SPIEGEL: A senior American diplomat in Baghdad told us that Islamic State fighters are "sociopaths led by psychopaths."
Chalabi: That may apply to the fighters from the West who feel excluded in Europe and come here for that reason. But the leaders are former officers in the Iraqi army or professors. They are not psychopaths, they know exactly what they are doing, are very well organized and have a strict hierarchy.
SPIEGEL: What is so fascinating about Islamic State that hundreds of Sunnis are rushing to join?
Chalabi: Islamic State isn't corrupt. That makes it very attractive in a country like Iraq. And of course many are attracted by its military success. For the first time, the Sunnis have an effective fighting force. For Sunnis, Islamic State has a function similar to that of Hezbollah for Shiites. Before they conquered Mosul, Islamic State had maybe 10,000 fighters, but now they have many more. Their recruitment rate is enormously high: Each month, some 2,000 men are trained. And their success radiates to Jordan, Libya and the Arabian Peninsula -- even as far as Mali and Pakistan.
SPIEGEL: Yet the backbone of Islamic State is the Sunni clans that Maliki basically forced into revolt.
Chalabi: Many Sunnis joined Islamic State because they felt they were being treated poorly. Winning back their trust is the primary task of the new government. That will be difficult, but it is possible.
SPIEGEL: Where will the next battlefield be?
Chalabi: Islamic State is following a clear strategy. First, it wants to solidify its power in Iraq and Syria. Then, their fighters will try to advance to Syria's Mediterranean coast. If they are successful, that will be seen as their next great triumph. And then, their target will be Jordan, where things will be easy for them. Already, Islamic State has broad support in many cities there. And when they get there, it will once again come as a great surprise to everybody.
SPIEGEL: Why were we so wrong about the situation in Iraq and Syria?
Chalabi: You thought Islamic State was just a bunch of gunmen and underestimated their strategic and military abilities. When Sunni clans near Fallujah rebelled at the beginning of the year, Islamic State in Syria sent just 150 fighters. Now, the extremists control a huge area in Iraq. Until the US airstrikes began, they were able to move about completely freely.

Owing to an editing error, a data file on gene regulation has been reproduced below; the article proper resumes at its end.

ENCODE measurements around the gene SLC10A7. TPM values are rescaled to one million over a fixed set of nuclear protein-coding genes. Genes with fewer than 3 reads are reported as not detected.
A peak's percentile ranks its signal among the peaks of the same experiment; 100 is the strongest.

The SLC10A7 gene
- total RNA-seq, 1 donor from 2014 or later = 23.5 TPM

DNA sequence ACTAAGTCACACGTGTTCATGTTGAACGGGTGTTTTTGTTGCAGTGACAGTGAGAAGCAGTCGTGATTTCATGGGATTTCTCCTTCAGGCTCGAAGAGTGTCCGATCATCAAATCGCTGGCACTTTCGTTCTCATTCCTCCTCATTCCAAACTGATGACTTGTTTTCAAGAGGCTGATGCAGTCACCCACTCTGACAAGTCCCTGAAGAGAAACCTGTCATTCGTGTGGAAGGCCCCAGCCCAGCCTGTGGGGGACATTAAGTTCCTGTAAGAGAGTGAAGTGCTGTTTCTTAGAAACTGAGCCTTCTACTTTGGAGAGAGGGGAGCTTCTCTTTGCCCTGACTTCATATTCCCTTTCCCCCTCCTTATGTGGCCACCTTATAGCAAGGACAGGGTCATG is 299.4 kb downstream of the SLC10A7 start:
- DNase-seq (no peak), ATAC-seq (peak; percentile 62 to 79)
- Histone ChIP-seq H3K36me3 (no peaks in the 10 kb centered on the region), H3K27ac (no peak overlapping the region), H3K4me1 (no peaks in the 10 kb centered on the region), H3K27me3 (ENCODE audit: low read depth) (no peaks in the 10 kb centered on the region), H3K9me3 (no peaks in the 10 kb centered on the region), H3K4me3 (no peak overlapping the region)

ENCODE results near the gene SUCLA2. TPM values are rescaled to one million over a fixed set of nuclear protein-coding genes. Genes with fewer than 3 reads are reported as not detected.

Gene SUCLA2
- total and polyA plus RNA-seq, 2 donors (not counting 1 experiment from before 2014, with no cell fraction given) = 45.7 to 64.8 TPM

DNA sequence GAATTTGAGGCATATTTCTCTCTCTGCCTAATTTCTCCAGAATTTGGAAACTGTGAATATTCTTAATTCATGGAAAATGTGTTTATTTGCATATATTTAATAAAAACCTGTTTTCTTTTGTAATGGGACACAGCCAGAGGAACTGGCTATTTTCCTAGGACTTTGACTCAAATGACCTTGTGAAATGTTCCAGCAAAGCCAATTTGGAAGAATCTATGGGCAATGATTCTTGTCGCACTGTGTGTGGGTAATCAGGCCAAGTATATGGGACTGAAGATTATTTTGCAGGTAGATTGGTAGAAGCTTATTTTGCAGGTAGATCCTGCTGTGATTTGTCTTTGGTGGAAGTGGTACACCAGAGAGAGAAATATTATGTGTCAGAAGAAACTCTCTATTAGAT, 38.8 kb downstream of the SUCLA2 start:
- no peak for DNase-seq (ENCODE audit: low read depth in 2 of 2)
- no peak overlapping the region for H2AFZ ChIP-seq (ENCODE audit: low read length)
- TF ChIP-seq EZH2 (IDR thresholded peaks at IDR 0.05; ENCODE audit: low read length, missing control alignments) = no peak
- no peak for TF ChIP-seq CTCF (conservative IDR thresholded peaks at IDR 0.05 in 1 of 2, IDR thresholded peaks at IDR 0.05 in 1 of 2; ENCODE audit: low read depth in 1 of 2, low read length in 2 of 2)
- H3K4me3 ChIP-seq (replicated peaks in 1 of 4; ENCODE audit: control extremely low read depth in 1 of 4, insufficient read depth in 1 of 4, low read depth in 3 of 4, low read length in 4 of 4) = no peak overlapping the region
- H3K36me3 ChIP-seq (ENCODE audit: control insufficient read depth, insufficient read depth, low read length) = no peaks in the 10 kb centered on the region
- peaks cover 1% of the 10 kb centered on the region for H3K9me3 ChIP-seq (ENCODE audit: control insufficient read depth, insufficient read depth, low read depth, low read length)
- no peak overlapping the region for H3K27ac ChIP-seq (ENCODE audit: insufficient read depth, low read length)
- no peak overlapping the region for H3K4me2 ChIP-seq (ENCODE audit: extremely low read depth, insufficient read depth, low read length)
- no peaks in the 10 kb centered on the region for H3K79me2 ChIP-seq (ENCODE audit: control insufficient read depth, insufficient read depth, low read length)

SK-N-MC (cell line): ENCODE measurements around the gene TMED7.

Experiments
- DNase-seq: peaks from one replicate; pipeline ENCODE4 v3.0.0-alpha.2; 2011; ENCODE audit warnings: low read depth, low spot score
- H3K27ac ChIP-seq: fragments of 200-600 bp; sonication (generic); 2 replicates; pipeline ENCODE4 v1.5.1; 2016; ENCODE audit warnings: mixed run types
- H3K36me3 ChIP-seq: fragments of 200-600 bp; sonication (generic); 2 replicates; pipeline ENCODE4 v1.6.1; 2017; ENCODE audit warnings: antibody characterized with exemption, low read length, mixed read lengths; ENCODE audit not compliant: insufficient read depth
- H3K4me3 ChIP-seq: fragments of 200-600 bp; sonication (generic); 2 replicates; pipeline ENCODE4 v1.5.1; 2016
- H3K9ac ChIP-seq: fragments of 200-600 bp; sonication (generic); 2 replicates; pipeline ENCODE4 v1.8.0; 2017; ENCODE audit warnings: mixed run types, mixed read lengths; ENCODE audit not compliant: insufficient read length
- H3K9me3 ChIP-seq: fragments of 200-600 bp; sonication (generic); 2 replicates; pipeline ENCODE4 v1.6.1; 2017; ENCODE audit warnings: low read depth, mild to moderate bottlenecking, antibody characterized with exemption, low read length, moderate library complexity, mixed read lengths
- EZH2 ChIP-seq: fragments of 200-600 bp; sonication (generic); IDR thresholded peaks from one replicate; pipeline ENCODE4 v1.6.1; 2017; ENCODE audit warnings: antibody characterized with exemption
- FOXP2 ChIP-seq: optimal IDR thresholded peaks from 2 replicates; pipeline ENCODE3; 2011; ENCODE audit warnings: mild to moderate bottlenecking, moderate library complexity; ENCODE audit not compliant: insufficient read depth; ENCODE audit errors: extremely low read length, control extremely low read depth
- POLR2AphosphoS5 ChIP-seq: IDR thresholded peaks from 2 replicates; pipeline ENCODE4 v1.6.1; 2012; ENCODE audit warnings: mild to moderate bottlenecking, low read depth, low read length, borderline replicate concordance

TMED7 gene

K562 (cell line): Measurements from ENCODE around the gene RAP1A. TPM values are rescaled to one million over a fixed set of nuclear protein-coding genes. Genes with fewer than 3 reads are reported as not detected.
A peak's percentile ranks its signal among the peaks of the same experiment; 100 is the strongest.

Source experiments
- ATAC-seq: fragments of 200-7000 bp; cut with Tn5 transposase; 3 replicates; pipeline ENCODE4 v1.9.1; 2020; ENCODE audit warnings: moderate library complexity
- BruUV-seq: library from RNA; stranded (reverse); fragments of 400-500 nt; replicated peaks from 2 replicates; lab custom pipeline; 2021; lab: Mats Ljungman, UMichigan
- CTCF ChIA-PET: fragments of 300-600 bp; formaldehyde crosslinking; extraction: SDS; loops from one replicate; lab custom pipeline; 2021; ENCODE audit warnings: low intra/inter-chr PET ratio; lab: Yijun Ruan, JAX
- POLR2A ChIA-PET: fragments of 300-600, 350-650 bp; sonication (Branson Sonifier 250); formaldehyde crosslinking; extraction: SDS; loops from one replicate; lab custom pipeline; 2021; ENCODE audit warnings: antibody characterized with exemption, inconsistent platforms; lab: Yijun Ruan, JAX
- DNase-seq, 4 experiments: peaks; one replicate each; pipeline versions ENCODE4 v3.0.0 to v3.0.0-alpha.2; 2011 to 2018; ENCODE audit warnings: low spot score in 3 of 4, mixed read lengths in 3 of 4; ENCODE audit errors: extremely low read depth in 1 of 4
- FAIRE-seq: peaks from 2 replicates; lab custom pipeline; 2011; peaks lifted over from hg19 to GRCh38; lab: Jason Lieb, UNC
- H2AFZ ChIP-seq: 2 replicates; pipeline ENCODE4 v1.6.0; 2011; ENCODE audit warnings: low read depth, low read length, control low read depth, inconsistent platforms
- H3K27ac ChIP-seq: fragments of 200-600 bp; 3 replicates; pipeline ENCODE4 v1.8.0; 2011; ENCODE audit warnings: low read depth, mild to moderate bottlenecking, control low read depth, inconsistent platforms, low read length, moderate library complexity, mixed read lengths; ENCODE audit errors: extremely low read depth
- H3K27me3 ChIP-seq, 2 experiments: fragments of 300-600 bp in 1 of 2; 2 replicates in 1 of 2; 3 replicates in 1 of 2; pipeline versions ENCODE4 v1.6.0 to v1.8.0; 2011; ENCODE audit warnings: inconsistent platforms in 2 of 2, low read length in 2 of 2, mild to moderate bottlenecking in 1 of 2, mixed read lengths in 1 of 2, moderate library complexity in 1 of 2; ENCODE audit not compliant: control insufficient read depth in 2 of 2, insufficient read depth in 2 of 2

SPIEGEL: US President Barack Obama announced his intention to expand airstrikes on Islamic State fighters to Syria. Do you welcome this declaration of war on the terrorists?
Chalabi: I hope we can take advantage of this new, forward-looking approach. It is shameful, but without American support, Islamic State would have taken over many more places in Iraq. Just yesterday, they wanted to capture the Haditha Dam, but airstrikes kept them from doing so. Now, our army has to make the best use of this assistance.
SPIEGEL: Do you believe that the US can stop Islamic State just with airstrikes?
Chalabi: No, effective ground troops are necessary as well. The anti-Islamic State coalition has to be totally realistic on that score.
SPIEGEL: You wouldn't be opposed to ground support?
Chalabi: The US is already supporting us with around 1,000 specialists. But it should stay at that. I am opposed to a larger military intervention with ground troops. That wouldn't be helpful.
SPIEGEL: When the last American soldier was pulled out of Iraq in 2011, Obama said that the country was a sovereign, independent and democratic state. Was that a lie, or a colossal misjudgment?
Chalabi: At the time, the president was prepared to do anything to get out of here. He had promised to withdraw the troops during the campaign and he had to fulfill that pledge, no matter what the price.
SPIEGEL: When you look around today, at the terror, the human suffering, the economic misery, do you still believe it was worth it to get rid of Saddam Hussein? And do you regret providing false information to the US to justify the 2003 invasion?
Chalabi: I don't regret anything. And we didn't provide any false information. We provided the Americans with three informants and also gave them our own assessment. But the decision to invade was one the Americans made on their own. And, as difficult as the situation in Iraq currently is, it was still right to topple Saddam Hussein. We had no future under him. Today, we at least have hope that better times are coming.
SPIEGEL: Mr. Chalabi, thank you for this interview.